Iran tests short-range missiles, says it will reject suspension of uranium enrichment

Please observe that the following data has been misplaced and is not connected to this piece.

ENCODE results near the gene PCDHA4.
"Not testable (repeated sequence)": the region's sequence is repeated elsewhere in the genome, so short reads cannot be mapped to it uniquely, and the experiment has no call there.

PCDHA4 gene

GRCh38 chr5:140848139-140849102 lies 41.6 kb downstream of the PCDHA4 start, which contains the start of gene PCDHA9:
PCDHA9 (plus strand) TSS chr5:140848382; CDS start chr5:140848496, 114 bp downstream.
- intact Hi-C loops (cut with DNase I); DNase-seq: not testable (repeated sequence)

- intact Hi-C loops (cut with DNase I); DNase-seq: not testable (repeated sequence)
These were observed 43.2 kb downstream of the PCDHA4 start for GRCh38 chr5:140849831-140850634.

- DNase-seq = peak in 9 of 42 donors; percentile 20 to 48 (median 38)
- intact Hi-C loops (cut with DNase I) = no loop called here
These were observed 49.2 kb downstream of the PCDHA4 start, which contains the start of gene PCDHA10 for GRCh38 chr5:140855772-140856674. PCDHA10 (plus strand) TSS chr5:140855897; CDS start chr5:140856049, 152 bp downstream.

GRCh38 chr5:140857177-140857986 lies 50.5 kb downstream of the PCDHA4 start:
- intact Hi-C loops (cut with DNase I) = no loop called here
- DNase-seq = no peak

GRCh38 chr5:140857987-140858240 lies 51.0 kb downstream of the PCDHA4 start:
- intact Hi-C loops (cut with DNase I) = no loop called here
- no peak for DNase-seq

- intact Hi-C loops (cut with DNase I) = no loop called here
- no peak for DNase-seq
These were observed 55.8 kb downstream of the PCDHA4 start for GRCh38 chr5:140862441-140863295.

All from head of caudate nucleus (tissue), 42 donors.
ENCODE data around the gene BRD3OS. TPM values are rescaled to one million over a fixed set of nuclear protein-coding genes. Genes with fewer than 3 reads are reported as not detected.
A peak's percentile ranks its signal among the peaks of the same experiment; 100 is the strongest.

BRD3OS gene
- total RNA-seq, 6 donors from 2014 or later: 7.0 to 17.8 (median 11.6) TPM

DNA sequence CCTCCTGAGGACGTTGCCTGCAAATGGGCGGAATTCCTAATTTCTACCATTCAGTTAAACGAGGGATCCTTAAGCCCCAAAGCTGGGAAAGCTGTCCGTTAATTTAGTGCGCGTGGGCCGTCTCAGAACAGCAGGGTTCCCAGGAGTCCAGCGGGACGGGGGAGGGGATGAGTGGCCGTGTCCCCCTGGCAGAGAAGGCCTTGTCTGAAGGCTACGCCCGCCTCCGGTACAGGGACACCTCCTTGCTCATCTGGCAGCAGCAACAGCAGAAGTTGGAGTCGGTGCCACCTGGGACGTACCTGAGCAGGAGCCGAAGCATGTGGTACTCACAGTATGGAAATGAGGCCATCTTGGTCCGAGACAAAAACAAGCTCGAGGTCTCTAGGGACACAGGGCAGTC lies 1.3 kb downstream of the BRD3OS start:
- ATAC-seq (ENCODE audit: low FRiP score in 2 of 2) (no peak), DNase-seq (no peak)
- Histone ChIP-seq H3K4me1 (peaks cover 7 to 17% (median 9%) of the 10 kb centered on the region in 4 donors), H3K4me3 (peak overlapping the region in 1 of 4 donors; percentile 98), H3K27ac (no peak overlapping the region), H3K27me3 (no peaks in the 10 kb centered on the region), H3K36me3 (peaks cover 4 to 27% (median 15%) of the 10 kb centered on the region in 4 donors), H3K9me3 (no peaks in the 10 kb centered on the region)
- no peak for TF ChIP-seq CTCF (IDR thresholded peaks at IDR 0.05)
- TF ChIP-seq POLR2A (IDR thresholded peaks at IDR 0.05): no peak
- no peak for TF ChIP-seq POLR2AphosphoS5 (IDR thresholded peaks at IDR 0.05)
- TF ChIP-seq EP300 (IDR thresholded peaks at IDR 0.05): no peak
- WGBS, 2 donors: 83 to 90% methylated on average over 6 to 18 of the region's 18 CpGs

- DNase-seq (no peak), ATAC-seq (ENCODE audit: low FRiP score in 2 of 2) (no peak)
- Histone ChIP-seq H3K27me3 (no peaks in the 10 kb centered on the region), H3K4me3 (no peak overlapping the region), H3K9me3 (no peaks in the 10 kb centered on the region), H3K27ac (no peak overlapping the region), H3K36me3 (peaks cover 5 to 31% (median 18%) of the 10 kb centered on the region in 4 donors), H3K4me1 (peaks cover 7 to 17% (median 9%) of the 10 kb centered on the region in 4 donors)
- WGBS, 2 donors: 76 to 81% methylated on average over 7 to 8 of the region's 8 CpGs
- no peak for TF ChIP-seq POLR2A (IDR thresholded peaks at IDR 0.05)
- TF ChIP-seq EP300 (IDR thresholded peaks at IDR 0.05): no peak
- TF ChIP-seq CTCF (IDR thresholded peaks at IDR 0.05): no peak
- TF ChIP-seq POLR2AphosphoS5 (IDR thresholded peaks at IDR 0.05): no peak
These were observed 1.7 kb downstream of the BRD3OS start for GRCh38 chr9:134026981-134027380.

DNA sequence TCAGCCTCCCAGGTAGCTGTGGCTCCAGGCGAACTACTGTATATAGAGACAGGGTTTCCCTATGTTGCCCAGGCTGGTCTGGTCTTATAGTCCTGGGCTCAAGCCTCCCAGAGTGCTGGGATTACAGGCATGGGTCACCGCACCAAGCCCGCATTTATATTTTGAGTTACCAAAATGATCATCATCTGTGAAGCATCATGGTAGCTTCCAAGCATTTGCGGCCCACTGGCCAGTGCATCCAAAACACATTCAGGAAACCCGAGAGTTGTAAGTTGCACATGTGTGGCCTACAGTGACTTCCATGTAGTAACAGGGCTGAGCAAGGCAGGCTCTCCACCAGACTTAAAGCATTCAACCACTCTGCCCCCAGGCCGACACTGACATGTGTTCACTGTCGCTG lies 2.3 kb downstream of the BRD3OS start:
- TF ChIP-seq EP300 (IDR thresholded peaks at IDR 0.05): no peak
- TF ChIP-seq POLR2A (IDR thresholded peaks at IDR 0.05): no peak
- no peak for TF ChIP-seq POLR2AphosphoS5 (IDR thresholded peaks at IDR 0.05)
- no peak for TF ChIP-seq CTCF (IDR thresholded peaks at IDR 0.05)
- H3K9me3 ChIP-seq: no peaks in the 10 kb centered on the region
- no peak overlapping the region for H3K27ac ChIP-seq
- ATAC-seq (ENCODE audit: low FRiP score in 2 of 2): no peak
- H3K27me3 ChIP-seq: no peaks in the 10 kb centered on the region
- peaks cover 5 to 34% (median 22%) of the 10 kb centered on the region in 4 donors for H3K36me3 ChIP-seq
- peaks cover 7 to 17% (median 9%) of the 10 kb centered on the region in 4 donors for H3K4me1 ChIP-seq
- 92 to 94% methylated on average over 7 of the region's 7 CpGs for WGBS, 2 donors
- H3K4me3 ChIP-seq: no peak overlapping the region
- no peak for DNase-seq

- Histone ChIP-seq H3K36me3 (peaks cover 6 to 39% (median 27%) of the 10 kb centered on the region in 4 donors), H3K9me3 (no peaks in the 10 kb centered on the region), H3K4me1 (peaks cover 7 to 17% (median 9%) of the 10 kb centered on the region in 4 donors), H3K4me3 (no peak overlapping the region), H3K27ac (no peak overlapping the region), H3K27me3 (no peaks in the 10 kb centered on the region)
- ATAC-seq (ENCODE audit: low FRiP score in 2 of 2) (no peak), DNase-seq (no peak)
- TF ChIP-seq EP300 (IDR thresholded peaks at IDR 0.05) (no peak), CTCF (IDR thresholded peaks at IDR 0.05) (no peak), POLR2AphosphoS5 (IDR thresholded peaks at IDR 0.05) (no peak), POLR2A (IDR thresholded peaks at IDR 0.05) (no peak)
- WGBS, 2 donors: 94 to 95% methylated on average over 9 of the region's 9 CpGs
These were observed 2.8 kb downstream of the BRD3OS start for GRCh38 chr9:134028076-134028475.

TEHRAN, Iran – Iran said Sunday that it will offer a “multifaceted response” Tuesday to a Western package of incentives aimed at persuading Tehran to rein in its nuclear program, but insisted it won’t suspend uranium enrichment altogether.Speaking after Iran’s military test-fired 10 short-range missiles, Foreign Ministry spokesman Hamid Reza Asefi said at a news conference that a nuclear compromise would have to be reached during future negotiations.”Everything has to come out of negotiations,” Asefi said. “Suspension is not on our agenda.”The U.N. Security Council passed a resolution last month calling for Iran to suspend uranium enrichment by Aug. 31 or face the threat of economic and diplomatic sanctions.”We have made clear that if Iran fails to comply with the Security Council’s mandate, we will move quickly at the United Nations to impose sanctions,” White House spokeswoman Emily Lawrimore said Sunday.U.N. Secretary-General Kofi Annan said he expected Tehran’s response to the incentives package to be positive.”In a time of acute crisis in the Middle East, I believe that progress on the nuclear issue is essential for the stability not only of the region, but the international system itself. It is time to take steps in the right direction,” he said in a statement.Uranium enrichment produces reactor fuel, but it also can make fissile material for nuclear warheads, and the United States and other countries suspect Iran is trying to develop atomic weapons.Iran, which claims it only wants reactors to generate electricity, has rejected the resolution as “illegal,” saying it has not violated any of its obligations under the Nuclear Non-Proliferation Treaty.Asefi said the world could not afford to join the United States in imposing sanctions.”Iran’s influence in the region is clear. A country like Iran has extensive political, economic and cultural capabilities. Will other countries ignore Iran’s capabilities in their political and economic cooperation?” he said.The incentives package, aimed at persuading Iran to suspend uranium enrichment, includes promises that the United States and Europe will provide civilian nuclear technology and that Washington will join direct talks with Iran.Iran has said the package is an “acceptable basis” for a compromise. Asefi said part of the package was “convincing” but there were ambiguities that needed to be clarified in talks.Earlier, Iran’s state-run television reported the test-firing of 10 surface-to-surface Saegheh missiles Sunday, a day after large-scale military exercises began across the country.The military exercises come as Iran faces heightened international scrutiny for its support of the Shiite Muslim militants of Hezbollah in Lebanon.The White House condemned Iran’s “show of military force” and said it “serves to remind us of the dangers of its nuclear ambitions.””Iran sits at the nexus of weapons of mass destruction and terrorism,” Lawrimore said. “We know that Iran is producing and developing delivery systems that could threaten our friends and allies in the Middle East and Europe and eventually the United States itself.”The Saegheh has a range of 50-150 miles, state TV said. It did not specify whether the missile is capable of carrying a nuclear warhead, but it isn’t believed to be.Iran already has the Shahab-3 missile, which is capable of carrying a nuclear warhead. An upgraded version of the ballistic missile has a range of more than 1,200 miles and can reach Israel and U.S. forces in the Middle East.Last year, former Defense Minister Ali Shamkhani said Tehran had successfully tested a solid fuel motor for the Shahab-3, a technological breakthrough for the country’s military.Iran’s military test-fired a series of missiles during large-scale war games in the Persian Gulf in March and April, including a missile it claimed was not detectable by radar that can use multiple warheads to hit several targets simultaneously.—Associated Press Writer Nasser Karimi in Tehran and Deb Riechmann in Washington contributed to this report.
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